Furniture details - made of acrylic with space to allow room for floor-length chainmail curtains.

The above images are by Eduardo Alfonso, who photographed the complete construction drawing set at the Library of Congress for the Paul Rudolph Heritage Foundation.

Paul Rudolph and Circular Delight

Image: cargocollective.com

Image: cargocollective.com

FAMILIAR FORMS

When one thinks of an architect, naturally one visualizes their most famous buildings - but, as much a part of that imaging process are the forms & shapes which you primarily associate with their work.

Thus, entrained with any thought of Wright, are the forms of his thrusting/cantilevered horizontal planes, counterpointed by solid masonry masses, his rhythmic verticals, and rigorous-but-playful use of circles. For Mies, it might be his floating, shifting planes (as in the Barcelona Pavilion), his cruciform column (from the same project), and his glazed grids. Corb is associated with a big vocabulary of forms—and strongly with his more sculptural shapes (like at Notre Dame du Haut) or, conversely, his platonically geometric “purism” (as in his Villa Stein or Villa Savoye).

A photo and plan-detail drawing of Mies van der Rohe’s “cruciform column”, as used in his 1929 Barcelona Pavilion. Image:  www.eng-tips.com

A photo and plan-detail drawing of Mies van der Rohe’s “cruciform column”, as used in his 1929 Barcelona Pavilion. Image: www.eng-tips.com

CURVILINEAR CONCEPTIONS

When it comes to forms, there’s something inherently pleasurable in curves and circles—one wonders if we, unconsciously, relate it to the pleasures and vitality of human bodies - or life itself. And it’s useful to recall that the education of all artists (and architects) - at least ‘till recently - included figure drawing.

With Rudolph, one doesn’t often think of circles, but he was hardly allergic to using curves in his work. They show up, sometimes most effusively, several times in his oeuvre. An example would be one of his most famous designs: the Healy Guest House:

Paul Rudolph’s perspective rendering of the Healy Guest House (also known at the “Cocoon House”), with its suspended, catenary curve roof. It was built in Siesta Key, Florida. Image: Paul Rudolph Heritage Foundation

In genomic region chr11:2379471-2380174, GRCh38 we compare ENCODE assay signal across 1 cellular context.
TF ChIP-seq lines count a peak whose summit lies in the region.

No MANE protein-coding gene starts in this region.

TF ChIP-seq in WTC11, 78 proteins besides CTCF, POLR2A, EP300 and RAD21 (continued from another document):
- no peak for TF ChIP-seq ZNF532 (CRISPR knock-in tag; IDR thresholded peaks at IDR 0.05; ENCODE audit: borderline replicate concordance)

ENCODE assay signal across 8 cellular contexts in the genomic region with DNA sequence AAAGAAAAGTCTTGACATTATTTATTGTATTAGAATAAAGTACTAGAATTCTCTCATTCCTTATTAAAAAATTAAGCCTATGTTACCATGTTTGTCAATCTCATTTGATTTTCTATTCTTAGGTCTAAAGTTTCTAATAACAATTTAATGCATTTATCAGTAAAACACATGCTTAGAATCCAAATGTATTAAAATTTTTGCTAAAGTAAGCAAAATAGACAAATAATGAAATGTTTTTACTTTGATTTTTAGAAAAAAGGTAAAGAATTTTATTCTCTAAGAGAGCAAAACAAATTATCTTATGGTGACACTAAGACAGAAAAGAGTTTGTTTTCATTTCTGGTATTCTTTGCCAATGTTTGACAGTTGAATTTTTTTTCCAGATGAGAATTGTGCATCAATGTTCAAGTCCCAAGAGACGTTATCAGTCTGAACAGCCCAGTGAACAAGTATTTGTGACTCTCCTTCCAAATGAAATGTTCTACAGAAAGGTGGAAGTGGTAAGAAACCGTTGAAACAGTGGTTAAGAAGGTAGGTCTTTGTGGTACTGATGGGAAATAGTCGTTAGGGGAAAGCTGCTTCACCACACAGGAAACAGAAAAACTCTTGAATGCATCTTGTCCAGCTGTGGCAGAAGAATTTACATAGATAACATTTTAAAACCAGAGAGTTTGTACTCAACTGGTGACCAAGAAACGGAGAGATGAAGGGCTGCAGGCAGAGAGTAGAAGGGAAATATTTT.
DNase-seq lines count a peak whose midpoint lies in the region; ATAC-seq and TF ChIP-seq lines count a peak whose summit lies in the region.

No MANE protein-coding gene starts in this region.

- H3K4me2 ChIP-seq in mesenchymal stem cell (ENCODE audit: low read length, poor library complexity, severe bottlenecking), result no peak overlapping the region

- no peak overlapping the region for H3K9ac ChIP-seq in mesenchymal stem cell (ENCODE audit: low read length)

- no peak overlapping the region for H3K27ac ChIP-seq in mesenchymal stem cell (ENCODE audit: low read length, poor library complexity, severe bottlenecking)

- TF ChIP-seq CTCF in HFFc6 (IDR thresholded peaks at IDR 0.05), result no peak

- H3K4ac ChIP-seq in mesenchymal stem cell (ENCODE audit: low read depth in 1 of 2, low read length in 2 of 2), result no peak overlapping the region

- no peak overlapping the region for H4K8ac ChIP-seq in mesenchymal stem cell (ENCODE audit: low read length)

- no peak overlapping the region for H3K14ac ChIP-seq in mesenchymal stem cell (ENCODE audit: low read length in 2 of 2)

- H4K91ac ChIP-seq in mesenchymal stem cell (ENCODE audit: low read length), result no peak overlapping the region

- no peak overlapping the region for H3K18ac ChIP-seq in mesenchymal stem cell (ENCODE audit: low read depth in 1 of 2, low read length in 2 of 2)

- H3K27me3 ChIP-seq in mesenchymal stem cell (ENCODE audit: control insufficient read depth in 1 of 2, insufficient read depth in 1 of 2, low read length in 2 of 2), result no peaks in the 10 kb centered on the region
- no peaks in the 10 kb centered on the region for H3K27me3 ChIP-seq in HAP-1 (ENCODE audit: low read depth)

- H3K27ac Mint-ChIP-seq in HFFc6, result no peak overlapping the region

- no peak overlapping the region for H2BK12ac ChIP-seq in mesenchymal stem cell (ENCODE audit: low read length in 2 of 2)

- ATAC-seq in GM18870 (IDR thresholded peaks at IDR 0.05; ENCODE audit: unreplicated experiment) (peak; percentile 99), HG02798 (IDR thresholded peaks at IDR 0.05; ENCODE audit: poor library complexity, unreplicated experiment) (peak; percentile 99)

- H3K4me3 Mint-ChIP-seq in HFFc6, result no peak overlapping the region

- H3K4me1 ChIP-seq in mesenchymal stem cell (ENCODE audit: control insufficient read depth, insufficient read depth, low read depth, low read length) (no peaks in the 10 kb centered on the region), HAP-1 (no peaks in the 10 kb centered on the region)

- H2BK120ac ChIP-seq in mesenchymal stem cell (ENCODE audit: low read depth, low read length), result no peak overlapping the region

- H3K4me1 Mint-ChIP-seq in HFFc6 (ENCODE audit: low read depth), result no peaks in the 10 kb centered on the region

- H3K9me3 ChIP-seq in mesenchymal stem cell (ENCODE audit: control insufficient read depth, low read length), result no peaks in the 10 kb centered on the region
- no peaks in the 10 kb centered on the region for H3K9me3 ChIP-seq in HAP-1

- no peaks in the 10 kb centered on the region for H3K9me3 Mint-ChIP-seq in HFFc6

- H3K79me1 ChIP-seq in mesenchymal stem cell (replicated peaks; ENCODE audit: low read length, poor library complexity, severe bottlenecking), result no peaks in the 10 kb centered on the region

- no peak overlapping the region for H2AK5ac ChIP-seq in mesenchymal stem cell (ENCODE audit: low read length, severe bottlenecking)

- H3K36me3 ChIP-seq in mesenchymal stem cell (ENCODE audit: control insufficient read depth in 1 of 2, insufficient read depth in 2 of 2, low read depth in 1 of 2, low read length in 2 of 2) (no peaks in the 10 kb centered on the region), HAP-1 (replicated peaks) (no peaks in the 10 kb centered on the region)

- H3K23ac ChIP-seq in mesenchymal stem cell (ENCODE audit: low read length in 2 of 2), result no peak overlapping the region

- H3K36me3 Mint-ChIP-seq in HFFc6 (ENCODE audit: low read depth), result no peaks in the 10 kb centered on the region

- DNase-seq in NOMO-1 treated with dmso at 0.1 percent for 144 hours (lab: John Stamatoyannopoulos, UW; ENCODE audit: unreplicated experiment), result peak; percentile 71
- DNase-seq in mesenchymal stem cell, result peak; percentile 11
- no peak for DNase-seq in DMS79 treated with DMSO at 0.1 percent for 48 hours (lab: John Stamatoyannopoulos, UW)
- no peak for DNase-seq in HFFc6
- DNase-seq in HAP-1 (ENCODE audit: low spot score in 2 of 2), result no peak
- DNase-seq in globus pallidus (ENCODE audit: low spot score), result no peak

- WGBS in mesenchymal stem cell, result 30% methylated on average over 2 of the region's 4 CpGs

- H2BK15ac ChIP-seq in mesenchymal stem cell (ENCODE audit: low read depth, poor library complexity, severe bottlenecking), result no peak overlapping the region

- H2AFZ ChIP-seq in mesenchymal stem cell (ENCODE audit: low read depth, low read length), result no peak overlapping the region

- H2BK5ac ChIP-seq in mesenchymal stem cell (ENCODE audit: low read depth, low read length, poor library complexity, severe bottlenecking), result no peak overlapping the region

Paul Rudolph’s perspective rendering of the Healy Guest House (also known at the “Cocoon House”), with its suspended, catenary curve roof. It was built in Siesta Key, Florida. Image: Paul Rudolph Heritage Foundation

Or in this baroquely sensuous set of stairs:

A staircase in Paul Rudolph’s Government Service Center in Boston. Photo: NCSU Libraries

A staircase in Paul Rudolph’s Government Service Center in Boston. Photo: NCSU Libraries

Or his intriguing proposal for the Inter-American Center:

Rudolph’s design for the bazaar-market building, part of the Inter-American Center (also known as the Interama) project, which was envisioned for the Miami area of Florida. Image: Library of Congress

Rudolph’s design for the bazaar-market building, part of the Inter-American Center (also known as the Interama) project, which was envisioned for the Miami area of Florida. Image: Library of Congress

There are other projects of his where flowing curves show up, but we’ll end with Rudolph’s own NYC apartment: its modest-size living room was enhanced by the floating curves of hanging bookshelves which surrounded the space:

Sinuously curved suspended shelving provided space for book storage and display, in Rudolph’s own NYC apartment. Photo: Tom Yee for House and Garden

Sinuously curved suspended shelving provided space for book storage and display, in Rudolph’s own NYC apartment. Photo: Tom Yee for House and Garden

CIRCLING BACK TO WRIGHT

But what about circles in Rudolph’s work?

For that, we need to return to Wright. The two great influences which are often cited for Rudolph are Wright and Le Corbusier. Wright - for his richly layered, deep-perspective spaces; and Corbusier - for the bold, sculptural plasticity of (especially) his later works. With Wright, we know the connection is not spurious, for we have a photograph of the youthful Rudolph visiting a Wright-designed home:

Rudolph (at left) and family members, visiting Wright’s Rosenbaum House in Alabama.  Photo: Paul Rudolph Heritage Foundation

Rudolph (at left) and family members, visiting Wright’s Rosenbaum House in Alabama.